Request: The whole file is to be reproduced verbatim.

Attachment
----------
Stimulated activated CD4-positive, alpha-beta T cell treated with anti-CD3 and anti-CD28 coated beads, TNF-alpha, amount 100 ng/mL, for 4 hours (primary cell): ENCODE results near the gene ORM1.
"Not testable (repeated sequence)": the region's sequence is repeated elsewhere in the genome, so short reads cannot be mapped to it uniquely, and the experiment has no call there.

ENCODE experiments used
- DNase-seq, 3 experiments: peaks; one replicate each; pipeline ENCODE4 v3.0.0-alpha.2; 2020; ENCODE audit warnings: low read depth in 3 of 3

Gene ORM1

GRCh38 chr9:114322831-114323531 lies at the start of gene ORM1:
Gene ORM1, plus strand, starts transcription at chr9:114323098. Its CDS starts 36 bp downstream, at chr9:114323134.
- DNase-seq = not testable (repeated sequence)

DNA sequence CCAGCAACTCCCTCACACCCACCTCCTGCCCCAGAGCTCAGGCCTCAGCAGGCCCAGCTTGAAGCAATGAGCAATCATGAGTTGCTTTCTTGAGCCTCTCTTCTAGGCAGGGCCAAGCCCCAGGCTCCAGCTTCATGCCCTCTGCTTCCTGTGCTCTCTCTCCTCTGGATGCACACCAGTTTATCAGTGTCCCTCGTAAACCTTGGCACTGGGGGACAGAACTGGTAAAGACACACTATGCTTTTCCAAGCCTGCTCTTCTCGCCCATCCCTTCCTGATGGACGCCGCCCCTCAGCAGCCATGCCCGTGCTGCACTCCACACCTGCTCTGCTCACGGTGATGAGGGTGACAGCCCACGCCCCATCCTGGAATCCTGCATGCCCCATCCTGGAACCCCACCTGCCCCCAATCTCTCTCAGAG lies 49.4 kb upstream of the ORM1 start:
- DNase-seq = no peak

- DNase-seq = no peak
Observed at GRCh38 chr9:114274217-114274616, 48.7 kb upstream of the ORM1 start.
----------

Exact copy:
Stimulated activated CD4-positive, alpha-beta T cell treated with anti-CD3 and anti-CD28 coated beads, TNF-alpha, amount 100 ng/mL, for 4 hours (primary cell): ENCODE results near the gene ORM1.
"Not testable (repeated sequence)": the region's sequence is repeated elsewhere in the genome, so short reads cannot be mapped to it uniquely, and the experiment has no call there.

ENCODE experiments used
- DNase-seq, 3 experiments: peaks; one replicate each; pipeline ENCODE4 v3.0.0-alpha.2; 2020; ENCODE audit warnings: low read depth in 3 of 3

Gene ORM1

GRCh38 chr9:114322831-114323531 lies at the start of gene ORM1:
Gene ORM1, plus strand, starts transcription at chr9:114323098. Its CDS starts 36 bp downstream, at chr9:114323134.
- DNase-seq = not testable (repeated sequence)

DNA sequence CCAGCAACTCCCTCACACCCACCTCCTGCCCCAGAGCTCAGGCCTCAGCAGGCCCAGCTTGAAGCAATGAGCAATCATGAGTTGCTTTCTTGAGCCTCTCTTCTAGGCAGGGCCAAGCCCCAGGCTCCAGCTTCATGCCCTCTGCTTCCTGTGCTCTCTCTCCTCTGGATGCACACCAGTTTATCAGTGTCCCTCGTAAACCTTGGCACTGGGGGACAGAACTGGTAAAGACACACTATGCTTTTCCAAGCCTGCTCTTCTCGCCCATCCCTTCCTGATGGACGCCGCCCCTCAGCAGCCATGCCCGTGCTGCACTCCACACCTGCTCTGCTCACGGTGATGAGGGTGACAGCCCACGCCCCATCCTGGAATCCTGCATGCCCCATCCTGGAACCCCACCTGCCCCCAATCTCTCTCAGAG lies 49.4 kb upstream of the ORM1 start:
- DNase-seq = no peak

- DNase-seq = no peak
Observed at GRCh38 chr9:114274217-114274616, 48.7 kb upstream of the ORM1 start.